Fox resigns after 6 years as Bryn Mawr School head

Fundamental differences with trustees, she says

April 27, 2001|By Gary Cohn | Gary Cohn,SUN STAFF

Noting fundamental differences with the board of trustees, Rebecca MacMillan Fox, head of the Bryn Mawr School in Baltimore for the past six years, has resigned, effective July 1.

"Over 30 years of experience in education have taught me that effective school leadership requires a partnership between the Trustees and the Head of School," Fox wrote in a letter to parents and alumnae. "It has become increasingly clear that the Board and I disagree about fundamental matters of governance, policy and style of management. We therefore have concurred that Bryn Mawr should seek new leadership."

Parents and alumnae received Fox's letter, dated Tuesday, in yesterday's mail. Fox confirmed her resignation in a brief telephone interview yesterday but declined to elaborate on her letter.

In a separate letter to parents and alumnae, David M. Funk, president of the board, said the trustees accept Fox's resignation "with regret, and with appreciation for her extraordinary contributions to the life of The Bryn Mawr School. Rebecca's energy and vision will light our path for years to come."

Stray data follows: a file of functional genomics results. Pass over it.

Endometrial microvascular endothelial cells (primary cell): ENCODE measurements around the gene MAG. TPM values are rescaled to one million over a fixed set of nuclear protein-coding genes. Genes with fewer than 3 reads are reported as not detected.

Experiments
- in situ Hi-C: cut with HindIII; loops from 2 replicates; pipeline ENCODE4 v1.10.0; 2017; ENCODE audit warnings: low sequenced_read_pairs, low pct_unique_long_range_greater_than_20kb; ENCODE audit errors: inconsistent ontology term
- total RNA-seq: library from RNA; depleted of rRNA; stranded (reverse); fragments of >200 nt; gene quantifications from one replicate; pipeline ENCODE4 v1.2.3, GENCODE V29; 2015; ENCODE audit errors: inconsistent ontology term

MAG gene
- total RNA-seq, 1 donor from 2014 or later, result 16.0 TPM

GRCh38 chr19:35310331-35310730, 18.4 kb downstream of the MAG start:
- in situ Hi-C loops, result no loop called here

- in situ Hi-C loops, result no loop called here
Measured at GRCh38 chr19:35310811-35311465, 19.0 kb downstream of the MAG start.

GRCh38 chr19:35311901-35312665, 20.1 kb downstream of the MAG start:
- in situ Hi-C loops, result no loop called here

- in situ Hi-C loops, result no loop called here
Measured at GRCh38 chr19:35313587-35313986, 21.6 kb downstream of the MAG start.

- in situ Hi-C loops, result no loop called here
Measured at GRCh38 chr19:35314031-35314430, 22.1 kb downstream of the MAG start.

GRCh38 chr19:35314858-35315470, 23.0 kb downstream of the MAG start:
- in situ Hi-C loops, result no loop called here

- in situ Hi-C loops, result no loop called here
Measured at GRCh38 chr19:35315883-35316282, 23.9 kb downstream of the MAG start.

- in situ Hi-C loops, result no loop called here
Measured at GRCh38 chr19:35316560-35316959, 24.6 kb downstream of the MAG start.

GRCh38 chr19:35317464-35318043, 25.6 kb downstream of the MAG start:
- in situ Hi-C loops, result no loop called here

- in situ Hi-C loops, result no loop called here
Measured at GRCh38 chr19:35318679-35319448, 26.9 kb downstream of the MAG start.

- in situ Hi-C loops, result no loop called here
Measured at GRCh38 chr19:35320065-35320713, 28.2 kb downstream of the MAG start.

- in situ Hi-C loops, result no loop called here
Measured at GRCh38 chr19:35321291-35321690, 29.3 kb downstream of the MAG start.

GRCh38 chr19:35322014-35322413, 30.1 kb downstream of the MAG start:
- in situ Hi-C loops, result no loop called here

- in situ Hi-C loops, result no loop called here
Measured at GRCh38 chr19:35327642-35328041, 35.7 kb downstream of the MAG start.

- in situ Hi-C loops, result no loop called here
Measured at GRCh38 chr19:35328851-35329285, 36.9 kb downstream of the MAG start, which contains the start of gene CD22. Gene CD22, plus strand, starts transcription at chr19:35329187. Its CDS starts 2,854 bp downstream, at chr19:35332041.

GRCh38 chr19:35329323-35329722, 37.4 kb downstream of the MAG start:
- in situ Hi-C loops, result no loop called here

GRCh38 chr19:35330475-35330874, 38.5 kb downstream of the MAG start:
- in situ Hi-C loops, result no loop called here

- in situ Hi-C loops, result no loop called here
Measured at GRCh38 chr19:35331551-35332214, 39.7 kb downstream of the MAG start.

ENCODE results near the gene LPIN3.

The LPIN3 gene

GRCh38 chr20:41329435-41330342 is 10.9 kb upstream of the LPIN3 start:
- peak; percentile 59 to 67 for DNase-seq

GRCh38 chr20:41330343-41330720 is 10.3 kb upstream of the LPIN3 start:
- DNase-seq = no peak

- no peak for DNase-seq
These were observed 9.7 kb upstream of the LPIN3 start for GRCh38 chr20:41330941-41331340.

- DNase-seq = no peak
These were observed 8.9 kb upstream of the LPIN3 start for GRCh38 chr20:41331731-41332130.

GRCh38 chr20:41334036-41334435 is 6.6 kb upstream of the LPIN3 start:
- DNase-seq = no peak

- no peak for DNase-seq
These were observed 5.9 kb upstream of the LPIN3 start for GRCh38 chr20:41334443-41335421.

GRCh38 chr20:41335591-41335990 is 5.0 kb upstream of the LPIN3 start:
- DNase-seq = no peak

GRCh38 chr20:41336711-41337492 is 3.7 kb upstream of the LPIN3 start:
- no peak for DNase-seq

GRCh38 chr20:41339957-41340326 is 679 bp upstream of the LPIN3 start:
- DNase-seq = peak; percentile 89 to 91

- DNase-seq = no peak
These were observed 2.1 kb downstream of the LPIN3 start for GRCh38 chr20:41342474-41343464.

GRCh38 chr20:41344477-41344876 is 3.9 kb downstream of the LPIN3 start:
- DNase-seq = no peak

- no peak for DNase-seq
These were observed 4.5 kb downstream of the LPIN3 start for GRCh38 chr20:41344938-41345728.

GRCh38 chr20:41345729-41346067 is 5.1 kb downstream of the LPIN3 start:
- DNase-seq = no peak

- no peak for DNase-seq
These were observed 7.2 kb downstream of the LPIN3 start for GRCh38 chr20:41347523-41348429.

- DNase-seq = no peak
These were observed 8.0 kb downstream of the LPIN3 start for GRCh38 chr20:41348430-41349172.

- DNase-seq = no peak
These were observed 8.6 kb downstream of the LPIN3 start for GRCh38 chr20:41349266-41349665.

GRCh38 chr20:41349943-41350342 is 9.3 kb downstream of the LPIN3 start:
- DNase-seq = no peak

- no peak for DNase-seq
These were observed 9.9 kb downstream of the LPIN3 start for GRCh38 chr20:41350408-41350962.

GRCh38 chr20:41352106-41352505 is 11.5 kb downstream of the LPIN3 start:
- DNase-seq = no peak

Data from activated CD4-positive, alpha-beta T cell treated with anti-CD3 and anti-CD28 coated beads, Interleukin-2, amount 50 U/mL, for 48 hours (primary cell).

Funk said in the letter that the board will appoint an interim head to lead the school during the 2001-2002 academic year and will search for a permanent head to be in place by September of next year.

Funk declined to elaborate on his letter.

In 1995, Fox became the eighth head of the Bryn Mawr, a private school for girls founded in 1885 by five Baltimore feminists. Before that, she was a dean of Hobart and William Smith Colleges in Geneva, N.Y. Earlier, she was as assistant dean at Bryn Mawr College in Pennsylvania. (The Baltimore school was named for the women's college and once had formal ties with it, but there is no longer an official relationship.)

In her letter, Fox commended Bryn Mawr's teachers, staff members, and families of students and alumnae. She said she would especially miss the students.

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